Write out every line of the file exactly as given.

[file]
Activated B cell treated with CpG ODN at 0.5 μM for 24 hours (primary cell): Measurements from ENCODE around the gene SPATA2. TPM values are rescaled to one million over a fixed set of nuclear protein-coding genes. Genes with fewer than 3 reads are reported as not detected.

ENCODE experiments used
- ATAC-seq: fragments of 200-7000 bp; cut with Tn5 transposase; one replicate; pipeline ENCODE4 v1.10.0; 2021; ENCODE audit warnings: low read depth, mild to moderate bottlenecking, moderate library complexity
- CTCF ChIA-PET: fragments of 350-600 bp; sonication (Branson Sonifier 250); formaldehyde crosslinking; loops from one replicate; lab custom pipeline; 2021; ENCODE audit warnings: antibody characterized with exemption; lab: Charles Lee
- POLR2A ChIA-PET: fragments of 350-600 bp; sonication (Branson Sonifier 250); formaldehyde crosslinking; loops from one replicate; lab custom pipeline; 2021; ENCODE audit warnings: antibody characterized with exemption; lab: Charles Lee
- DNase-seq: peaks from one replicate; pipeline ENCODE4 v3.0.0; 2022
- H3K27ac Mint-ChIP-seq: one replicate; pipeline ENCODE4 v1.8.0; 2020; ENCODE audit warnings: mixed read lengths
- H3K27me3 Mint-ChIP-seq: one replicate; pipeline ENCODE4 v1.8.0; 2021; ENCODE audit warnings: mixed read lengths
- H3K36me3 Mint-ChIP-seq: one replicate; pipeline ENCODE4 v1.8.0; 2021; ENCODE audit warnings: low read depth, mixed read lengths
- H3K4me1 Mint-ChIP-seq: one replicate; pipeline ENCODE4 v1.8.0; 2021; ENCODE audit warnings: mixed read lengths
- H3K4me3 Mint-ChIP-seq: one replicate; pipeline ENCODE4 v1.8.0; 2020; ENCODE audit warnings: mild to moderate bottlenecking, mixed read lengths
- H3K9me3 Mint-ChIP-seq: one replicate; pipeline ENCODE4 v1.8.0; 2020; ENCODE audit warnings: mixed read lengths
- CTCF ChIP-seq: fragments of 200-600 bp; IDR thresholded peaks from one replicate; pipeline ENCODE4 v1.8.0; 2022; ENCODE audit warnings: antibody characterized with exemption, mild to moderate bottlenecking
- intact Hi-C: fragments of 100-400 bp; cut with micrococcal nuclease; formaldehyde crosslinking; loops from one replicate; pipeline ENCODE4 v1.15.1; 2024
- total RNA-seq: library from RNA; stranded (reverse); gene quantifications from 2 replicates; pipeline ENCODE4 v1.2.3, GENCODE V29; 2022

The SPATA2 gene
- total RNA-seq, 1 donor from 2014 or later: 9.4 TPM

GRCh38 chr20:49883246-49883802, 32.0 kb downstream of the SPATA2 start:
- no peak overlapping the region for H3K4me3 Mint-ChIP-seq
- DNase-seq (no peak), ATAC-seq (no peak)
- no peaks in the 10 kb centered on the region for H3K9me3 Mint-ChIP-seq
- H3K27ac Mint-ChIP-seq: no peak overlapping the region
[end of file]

Activated B cell treated with CpG ODN at 0.5 μM for 24 hours (primary cell): Measurements from ENCODE around the gene SPATA2. TPM values are rescaled to one million over a fixed set of nuclear protein-coding genes. Genes with fewer than 3 reads are reported as not detected.

ENCODE experiments used
- ATAC-seq: fragments of 200-7000 bp; cut with Tn5 transposase; one replicate; pipeline ENCODE4 v1.10.0; 2021; ENCODE audit warnings: low read depth, mild to moderate bottlenecking, moderate library complexity
- CTCF ChIA-PET: fragments of 350-600 bp; sonication (Branson Sonifier 250); formaldehyde crosslinking; loops from one replicate; lab custom pipeline; 2021; ENCODE audit warnings: antibody characterized with exemption; lab: Charles Lee
- POLR2A ChIA-PET: fragments of 350-600 bp; sonication (Branson Sonifier 250); formaldehyde crosslinking; loops from one replicate; lab custom pipeline; 2021; ENCODE audit warnings: antibody characterized with exemption; lab: Charles Lee
- DNase-seq: peaks from one replicate; pipeline ENCODE4 v3.0.0; 2022
- H3K27ac Mint-ChIP-seq: one replicate; pipeline ENCODE4 v1.8.0; 2020; ENCODE audit warnings: mixed read lengths
- H3K27me3 Mint-ChIP-seq: one replicate; pipeline ENCODE4 v1.8.0; 2021; ENCODE audit warnings: mixed read lengths
- H3K36me3 Mint-ChIP-seq: one replicate; pipeline ENCODE4 v1.8.0; 2021; ENCODE audit warnings: low read depth, mixed read lengths
- H3K4me1 Mint-ChIP-seq: one replicate; pipeline ENCODE4 v1.8.0; 2021; ENCODE audit warnings: mixed read lengths
- H3K4me3 Mint-ChIP-seq: one replicate; pipeline ENCODE4 v1.8.0; 2020; ENCODE audit warnings: mild to moderate bottlenecking, mixed read lengths
- H3K9me3 Mint-ChIP-seq: one replicate; pipeline ENCODE4 v1.8.0; 2020; ENCODE audit warnings: mixed read lengths
- CTCF ChIP-seq: fragments of 200-600 bp; IDR thresholded peaks from one replicate; pipeline ENCODE4 v1.8.0; 2022; ENCODE audit warnings: antibody characterized with exemption, mild to moderate bottlenecking
- intact Hi-C: fragments of 100-400 bp; cut with micrococcal nuclease; formaldehyde crosslinking; loops from one replicate; pipeline ENCODE4 v1.15.1; 2024
- total RNA-seq: library from RNA; stranded (reverse); gene quantifications from 2 replicates; pipeline ENCODE4 v1.2.3, GENCODE V29; 2022

The SPATA2 gene
- total RNA-seq, 1 donor from 2014 or later: 9.4 TPM

GRCh38 chr20:49883246-49883802, 32.0 kb downstream of the SPATA2 start:
- no peak overlapping the region for H3K4me3 Mint-ChIP-seq
- DNase-seq (no peak), ATAC-seq (no peak)
- no peaks in the 10 kb centered on the region for H3K9me3 Mint-ChIP-seq
- H3K27ac Mint-ChIP-seq: no peak overlapping the region